As for the kids, it’s harder to tell the long-term effects, but judging from how I feel inside, I think this, too, has been the right choice. I can truly say I have no regrets. Yes, it’s been a tough road financially. Yes, the sacrifice has worn us down at times. Yes, we have, in moments, lost sight of the ultimate prize. But now that I’m this close to the end of the most tender years of motherhood, I can’t say that I feel any letdown in how things have been. We may never truly know whether my being close has impacted the children for the better. We don’t know how their lives would have been otherwise, after all, and whether they would have been less or more well-adjusted had I chosen different. At this point, there’s no turning back to choose otherwise, but my heart tells me that, yes, it was worth the sacrifice. It was worth all of the struggling moments. Even though I did not perfect my mothering through being nearby and more often, I gave it the best shot I had for what I knew at the time.
I share this not to make anyone who has not been able to follow the SAHM course, nor had the desire to do so, feel badly. I recognize that every mother’s path is unique, and I respect all of the variations. I’m sharing this mainly to encourage those who have made similar sacrifices as I have. It can feel uncertain most days, and the payoff might come all too slowly and may never be totally clear. All I know for sure is that it’s true what “they” (those a little older and wiser than I) say. These years of our lives hurry by. What will we have to show for it when all is said and done?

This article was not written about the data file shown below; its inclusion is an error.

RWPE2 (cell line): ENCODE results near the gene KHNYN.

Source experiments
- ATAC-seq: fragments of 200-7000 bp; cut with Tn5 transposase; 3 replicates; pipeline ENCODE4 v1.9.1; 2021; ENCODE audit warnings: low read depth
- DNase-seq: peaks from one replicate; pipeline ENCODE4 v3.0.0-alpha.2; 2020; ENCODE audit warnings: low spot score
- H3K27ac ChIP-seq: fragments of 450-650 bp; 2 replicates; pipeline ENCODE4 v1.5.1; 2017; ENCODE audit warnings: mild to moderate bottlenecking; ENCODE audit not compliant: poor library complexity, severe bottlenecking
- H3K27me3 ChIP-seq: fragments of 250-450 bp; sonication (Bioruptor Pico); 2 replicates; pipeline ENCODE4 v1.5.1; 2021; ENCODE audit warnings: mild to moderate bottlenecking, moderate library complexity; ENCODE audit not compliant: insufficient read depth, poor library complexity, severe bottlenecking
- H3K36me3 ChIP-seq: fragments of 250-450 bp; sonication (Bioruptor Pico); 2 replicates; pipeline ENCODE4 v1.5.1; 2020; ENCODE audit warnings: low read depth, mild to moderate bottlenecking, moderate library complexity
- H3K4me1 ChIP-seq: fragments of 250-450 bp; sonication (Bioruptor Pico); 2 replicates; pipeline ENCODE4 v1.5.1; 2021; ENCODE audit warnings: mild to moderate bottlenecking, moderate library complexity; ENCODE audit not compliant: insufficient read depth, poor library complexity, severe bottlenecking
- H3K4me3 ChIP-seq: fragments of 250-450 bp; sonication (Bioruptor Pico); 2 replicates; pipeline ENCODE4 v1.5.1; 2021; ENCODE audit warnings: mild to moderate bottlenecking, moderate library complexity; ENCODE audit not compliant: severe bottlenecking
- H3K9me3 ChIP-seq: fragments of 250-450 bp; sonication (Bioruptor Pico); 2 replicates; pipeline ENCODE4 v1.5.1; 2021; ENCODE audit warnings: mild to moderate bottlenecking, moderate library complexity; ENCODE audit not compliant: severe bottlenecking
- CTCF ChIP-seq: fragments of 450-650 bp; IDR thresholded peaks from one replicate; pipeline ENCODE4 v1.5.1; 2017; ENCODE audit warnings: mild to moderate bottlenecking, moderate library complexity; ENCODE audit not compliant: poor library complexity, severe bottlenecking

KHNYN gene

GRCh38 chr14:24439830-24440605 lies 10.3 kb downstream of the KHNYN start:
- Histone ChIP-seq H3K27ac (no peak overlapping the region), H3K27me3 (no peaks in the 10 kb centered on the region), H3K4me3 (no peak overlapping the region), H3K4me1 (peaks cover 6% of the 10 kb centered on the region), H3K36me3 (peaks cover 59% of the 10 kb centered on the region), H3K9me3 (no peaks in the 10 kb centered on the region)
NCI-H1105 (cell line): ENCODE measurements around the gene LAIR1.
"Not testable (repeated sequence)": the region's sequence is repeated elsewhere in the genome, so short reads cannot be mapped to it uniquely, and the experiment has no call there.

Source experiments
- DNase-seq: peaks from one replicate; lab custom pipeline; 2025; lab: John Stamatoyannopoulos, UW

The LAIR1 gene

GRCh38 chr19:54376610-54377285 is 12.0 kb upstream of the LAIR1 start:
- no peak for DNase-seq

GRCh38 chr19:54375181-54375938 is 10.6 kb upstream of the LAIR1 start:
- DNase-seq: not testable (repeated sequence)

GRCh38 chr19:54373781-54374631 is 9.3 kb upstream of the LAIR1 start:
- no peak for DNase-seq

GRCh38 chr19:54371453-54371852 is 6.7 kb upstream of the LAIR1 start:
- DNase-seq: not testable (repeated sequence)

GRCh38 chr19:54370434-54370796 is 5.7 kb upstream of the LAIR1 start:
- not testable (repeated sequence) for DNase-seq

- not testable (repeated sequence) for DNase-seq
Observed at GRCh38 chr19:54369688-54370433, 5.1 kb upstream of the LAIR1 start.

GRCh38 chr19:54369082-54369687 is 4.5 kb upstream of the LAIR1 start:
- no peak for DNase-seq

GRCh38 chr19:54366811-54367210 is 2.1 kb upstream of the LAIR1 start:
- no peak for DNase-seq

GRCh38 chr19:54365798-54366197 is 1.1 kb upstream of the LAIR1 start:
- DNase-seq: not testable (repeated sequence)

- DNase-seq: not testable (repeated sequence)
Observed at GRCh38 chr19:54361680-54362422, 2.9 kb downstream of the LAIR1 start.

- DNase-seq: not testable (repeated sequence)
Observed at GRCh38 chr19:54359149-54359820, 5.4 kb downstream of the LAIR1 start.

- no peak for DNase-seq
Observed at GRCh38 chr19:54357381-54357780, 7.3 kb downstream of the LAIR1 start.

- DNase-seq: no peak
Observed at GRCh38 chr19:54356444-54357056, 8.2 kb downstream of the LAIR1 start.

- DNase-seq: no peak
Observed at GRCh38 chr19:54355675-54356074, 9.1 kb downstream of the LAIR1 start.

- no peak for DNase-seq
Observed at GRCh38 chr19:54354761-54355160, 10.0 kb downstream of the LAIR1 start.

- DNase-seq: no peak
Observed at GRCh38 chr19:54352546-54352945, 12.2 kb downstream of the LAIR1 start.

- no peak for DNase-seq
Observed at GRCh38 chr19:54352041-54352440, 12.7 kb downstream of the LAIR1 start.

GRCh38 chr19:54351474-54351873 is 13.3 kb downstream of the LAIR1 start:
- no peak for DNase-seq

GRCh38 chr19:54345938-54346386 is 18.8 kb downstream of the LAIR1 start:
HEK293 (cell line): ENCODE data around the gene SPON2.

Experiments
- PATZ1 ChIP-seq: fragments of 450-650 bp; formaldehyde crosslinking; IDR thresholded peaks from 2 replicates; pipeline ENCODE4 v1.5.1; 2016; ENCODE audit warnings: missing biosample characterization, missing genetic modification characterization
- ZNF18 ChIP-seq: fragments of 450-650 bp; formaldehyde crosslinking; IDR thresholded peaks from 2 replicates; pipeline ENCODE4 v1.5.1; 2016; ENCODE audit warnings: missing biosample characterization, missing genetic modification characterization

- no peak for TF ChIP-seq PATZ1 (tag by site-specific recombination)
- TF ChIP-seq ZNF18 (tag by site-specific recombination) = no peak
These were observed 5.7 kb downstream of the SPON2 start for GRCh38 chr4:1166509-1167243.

I know what I won’t have to show. I will not have the fanciest house in town. I won’t have a lake home, or a boat, or an annual cruise to the Bahamas. I won’t have a snazzy car, or a newly updated wardrobe every year, and our kids will be repeatedly denied many of the luxuries some of their peers enjoy. But I will have deep connections with my children. I know almost as much about my children as they do (some days, even more). I have worked hard to make sure they are developed in whole, not just in part. And though we are far from perfected, both as individuals and as a family, I truly believe my frequent presence in their lives has made a difference.
This year, I’m going to be dipping my toe into new possibilities. As the kids prepare to move out into the world one step more, little by little, I will be doing the same. Our entire family is exploring new horizons, and as our separations become more distinct, I find myself feeling even more grateful for the times I have spent nearby.
As a wise friend recently told me, “Life is all about relationships. It all comes down to that.” And indeed, it does. I feel so incredibly happy to have learned that now, during the years when I’ve had a chance to truly make a difference in the way that I have. My job as a mother is far from complete, but assessing it now from where I’m at, I am at peace with what I have offered my children, even if my paychecks haven’t reflected the truth of it.
What are some of the sacrifices you’ve made in your life that have been questioned at times, but that you now look back on without regret?